Boone County's public defender crisis continues

Posted on 5 October 2017 at 3:10pm

COLUMBIA - In September, Boone County judge Kevin Crane issued a ruling that due to a backup in the public defenders office, cases would be randomly assigned to private attorneys in the area who would have to work them for free. 

Since that time, a number of private attorneys in the Boone County area have spoken out against this ruling. Some attorneys, however, are stepping forward willingly to take on the cases. 

Josh Oxenhandler is one of the attorneys who has taken a case. He says that while this isn't the most ideal situation for attorneys in the area, it's part of the job.

"Part of the role of being an attorney is helping people. We have to look at populations that need our help. It's our duty as attorneys is to protect those people," said Oxenhandler, a Columbia native.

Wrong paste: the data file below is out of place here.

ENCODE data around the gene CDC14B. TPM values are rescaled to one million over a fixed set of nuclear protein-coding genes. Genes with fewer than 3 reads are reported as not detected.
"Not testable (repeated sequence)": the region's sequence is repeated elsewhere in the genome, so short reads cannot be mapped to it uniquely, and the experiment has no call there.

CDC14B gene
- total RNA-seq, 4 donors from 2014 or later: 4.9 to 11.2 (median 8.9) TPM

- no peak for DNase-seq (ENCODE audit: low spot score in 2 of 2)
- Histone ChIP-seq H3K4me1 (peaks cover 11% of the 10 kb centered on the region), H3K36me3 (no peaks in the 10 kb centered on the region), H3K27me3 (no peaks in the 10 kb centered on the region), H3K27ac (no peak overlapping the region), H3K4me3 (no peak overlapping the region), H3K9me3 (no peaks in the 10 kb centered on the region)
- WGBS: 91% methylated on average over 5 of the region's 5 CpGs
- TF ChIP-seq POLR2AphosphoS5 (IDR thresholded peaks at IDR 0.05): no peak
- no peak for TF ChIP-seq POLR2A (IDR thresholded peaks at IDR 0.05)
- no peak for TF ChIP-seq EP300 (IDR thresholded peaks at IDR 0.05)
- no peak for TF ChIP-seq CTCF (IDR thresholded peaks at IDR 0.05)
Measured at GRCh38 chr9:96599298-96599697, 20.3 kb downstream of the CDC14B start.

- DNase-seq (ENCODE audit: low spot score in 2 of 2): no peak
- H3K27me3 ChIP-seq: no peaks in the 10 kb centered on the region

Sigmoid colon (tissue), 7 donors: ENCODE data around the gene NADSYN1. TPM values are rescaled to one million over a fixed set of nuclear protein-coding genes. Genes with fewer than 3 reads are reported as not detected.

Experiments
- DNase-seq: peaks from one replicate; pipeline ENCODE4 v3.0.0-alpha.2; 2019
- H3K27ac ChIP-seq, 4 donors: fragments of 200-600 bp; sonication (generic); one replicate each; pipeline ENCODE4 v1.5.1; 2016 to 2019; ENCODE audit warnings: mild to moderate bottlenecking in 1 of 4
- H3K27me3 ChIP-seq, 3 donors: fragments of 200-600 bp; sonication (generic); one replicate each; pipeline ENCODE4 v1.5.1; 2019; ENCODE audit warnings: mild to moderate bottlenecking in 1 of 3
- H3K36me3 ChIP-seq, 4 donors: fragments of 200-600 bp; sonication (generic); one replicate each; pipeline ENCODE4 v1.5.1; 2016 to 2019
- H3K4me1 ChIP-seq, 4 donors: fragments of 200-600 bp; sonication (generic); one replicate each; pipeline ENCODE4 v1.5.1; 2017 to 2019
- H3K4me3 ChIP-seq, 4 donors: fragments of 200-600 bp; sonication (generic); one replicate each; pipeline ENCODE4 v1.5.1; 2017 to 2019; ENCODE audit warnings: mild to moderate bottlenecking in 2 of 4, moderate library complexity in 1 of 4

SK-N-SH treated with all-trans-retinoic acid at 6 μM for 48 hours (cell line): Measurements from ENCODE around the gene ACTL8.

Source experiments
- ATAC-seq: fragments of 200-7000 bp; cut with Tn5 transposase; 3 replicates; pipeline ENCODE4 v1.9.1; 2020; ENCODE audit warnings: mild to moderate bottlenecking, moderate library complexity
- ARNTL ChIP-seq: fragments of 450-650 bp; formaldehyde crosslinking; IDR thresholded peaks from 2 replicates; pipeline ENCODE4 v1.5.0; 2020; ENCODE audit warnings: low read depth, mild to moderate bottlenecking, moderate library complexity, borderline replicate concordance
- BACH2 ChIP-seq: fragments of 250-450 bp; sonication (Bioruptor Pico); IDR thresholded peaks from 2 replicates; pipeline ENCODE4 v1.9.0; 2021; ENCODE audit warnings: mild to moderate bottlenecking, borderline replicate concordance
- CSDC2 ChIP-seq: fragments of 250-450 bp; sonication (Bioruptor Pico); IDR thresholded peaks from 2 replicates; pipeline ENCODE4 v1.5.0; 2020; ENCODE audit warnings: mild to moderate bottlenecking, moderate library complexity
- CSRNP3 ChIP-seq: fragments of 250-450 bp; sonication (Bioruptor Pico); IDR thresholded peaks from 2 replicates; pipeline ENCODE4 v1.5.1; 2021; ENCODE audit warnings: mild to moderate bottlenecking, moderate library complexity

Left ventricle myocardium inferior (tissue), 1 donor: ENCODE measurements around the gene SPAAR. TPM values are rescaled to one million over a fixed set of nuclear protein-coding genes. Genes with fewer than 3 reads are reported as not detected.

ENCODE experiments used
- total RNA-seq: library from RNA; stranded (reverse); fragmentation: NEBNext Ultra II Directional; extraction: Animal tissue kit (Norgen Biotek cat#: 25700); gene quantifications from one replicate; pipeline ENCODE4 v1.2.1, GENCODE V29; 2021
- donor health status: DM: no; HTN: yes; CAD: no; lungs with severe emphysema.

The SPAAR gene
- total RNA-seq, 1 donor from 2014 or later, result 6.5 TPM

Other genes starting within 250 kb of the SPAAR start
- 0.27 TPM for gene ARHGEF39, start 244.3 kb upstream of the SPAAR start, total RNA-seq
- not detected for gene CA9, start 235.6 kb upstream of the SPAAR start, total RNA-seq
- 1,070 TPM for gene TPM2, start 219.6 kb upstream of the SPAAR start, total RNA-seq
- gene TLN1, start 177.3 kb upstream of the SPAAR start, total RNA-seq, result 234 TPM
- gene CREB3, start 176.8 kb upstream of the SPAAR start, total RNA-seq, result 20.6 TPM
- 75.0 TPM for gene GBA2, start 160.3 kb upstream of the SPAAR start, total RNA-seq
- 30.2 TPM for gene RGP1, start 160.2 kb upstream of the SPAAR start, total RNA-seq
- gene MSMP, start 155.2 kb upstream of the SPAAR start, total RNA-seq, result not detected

Oxenhandler runs his firm alongside his father, Gary Oxendhandler. Gary, a former Boone County judge, issued a similar ruling to judge Kevin Crane during his tenure.

While some private attorneys are upset about working for free, others are wondering if a ruling like this is even legal. 

Dave Roland, the Director of Litigation for the Freedom Center of Missouri, says this practice might be a violation of the 13th amendment. 

"When you've got a government official telling you that you must provide this labor even though you're not going to get paid for it, that's kind of the definition of involuntary servitude," he said. 

Both Roland and Oxenhandler say that there needs to be legislative action taken to prevent this situation happening again, but Oxenhandler says that the problem at hand still needs to be dealt with. 

"I think theres likely a legislative fix to this and a budgetary fix to this, but that doesn't help someone right now sitting in jail. That person needs our help," he said. 

Roland said that this choice might not be a decision that every private attorney can afford.

"There are a lot of attorneys who are struggling to get by. This could be the difference of whether or not they could pay their bills that month or not," he said. 

At this time, there is no timetable set in place for when private attorneys will stop being assigned these cases.